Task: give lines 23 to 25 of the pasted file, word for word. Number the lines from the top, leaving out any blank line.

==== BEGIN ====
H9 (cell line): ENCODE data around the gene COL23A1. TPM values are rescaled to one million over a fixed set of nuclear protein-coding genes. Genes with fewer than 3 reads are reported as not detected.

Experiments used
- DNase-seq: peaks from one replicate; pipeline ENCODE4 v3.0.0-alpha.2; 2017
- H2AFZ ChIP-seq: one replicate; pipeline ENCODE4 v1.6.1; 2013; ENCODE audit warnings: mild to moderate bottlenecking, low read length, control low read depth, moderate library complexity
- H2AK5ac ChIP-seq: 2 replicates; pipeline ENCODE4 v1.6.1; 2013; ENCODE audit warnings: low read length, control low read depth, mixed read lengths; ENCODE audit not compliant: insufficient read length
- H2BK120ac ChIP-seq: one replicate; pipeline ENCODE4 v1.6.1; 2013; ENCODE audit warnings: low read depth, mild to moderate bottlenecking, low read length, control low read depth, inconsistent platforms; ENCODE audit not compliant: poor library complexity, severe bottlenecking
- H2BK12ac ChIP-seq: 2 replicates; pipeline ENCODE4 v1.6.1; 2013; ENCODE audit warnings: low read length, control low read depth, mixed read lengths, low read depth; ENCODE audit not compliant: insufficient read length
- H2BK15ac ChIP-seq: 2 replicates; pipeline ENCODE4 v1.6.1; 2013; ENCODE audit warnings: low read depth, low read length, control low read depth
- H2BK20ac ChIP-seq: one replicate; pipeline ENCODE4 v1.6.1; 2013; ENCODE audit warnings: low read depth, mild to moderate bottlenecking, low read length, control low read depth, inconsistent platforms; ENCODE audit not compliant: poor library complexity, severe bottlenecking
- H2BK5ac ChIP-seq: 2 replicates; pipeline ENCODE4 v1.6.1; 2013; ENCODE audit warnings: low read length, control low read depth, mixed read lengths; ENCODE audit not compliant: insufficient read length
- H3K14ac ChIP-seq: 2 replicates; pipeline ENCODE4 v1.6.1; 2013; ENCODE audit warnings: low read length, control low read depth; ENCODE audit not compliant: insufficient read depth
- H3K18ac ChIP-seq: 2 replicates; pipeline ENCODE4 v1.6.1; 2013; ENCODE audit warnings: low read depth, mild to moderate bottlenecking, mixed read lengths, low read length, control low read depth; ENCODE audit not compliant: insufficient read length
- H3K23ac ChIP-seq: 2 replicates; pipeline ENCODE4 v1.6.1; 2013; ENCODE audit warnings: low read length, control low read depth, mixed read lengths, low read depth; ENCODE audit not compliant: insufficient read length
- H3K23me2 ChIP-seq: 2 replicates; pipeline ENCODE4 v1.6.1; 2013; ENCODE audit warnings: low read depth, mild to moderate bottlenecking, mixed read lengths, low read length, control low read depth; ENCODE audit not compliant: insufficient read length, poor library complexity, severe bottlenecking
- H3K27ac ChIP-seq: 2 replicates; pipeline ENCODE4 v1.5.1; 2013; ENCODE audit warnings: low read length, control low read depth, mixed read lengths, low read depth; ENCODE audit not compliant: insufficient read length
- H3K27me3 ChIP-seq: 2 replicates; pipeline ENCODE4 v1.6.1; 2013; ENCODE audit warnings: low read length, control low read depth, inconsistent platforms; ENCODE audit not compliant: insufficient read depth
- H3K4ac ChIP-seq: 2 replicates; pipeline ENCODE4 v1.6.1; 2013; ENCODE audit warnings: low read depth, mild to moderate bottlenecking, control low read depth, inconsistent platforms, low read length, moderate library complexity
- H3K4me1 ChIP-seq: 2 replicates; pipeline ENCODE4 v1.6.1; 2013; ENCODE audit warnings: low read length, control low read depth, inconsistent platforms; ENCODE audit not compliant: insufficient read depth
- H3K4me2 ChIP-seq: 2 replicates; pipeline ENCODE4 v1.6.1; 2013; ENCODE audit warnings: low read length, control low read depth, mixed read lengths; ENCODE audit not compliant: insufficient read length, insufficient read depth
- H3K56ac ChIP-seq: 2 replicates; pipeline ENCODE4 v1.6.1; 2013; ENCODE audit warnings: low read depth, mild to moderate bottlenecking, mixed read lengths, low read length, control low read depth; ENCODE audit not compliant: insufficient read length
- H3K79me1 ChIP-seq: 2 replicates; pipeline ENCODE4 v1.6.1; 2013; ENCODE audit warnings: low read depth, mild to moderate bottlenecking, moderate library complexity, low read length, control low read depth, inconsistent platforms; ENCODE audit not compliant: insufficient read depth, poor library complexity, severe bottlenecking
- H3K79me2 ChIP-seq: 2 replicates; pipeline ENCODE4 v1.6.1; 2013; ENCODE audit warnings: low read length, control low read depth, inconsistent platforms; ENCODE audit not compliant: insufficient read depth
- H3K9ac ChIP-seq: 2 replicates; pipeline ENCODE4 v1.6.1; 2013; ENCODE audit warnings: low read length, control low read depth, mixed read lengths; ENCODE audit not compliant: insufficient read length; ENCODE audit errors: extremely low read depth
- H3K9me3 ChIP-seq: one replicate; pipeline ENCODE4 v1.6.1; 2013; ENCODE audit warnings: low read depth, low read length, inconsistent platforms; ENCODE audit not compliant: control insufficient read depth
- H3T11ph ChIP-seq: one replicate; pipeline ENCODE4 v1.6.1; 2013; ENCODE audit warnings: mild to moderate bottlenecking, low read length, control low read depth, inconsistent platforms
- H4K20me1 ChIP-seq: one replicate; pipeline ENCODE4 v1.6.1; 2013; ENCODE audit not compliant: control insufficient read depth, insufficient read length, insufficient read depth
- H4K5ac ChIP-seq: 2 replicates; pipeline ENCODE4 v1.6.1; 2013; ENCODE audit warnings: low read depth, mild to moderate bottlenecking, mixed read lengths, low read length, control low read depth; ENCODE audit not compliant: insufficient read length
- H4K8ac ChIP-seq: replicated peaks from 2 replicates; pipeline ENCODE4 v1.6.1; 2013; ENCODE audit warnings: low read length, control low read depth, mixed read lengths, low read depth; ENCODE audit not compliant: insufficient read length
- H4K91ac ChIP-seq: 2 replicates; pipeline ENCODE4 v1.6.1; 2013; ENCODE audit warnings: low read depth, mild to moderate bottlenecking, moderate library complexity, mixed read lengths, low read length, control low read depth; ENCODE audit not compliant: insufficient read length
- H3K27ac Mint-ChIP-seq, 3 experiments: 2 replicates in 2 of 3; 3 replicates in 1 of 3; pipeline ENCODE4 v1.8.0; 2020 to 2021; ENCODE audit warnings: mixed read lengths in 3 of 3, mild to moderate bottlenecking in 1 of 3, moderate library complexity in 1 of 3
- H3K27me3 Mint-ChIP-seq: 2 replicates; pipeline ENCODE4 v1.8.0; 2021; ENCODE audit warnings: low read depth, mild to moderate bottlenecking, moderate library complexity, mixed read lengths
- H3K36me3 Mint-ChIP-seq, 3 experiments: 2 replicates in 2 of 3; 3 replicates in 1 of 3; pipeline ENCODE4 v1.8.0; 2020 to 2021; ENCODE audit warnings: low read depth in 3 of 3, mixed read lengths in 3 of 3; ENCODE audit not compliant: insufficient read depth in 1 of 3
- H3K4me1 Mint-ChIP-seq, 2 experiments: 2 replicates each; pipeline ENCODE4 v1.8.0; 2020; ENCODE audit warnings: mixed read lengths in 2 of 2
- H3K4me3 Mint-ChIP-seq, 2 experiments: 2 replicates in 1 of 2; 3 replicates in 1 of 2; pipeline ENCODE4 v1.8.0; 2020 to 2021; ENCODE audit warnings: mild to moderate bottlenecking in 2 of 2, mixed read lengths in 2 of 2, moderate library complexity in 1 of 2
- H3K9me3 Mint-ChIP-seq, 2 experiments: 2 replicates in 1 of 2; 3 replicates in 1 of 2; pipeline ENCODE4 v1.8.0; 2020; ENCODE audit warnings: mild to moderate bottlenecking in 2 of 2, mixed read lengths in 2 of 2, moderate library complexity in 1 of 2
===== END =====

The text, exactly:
- H3K9ac ChIP-seq: 2 replicates; pipeline ENCODE4 v1.6.1; 2013; ENCODE audit warnings: low read length, control low read depth, mixed read lengths; ENCODE audit not compliant: insufficient read length; ENCODE audit errors: extremely low read depth
- H3K9me3 ChIP-seq: one replicate; pipeline ENCODE4 v1.6.1; 2013; ENCODE audit warnings: low read depth, low read length, inconsistent platforms; ENCODE audit not compliant: control insufficient read depth
- H3T11ph ChIP-seq: one replicate; pipeline ENCODE4 v1.6.1; 2013; ENCODE audit warnings: mild to moderate bottlenecking, low read length, control low read depth, inconsistent platforms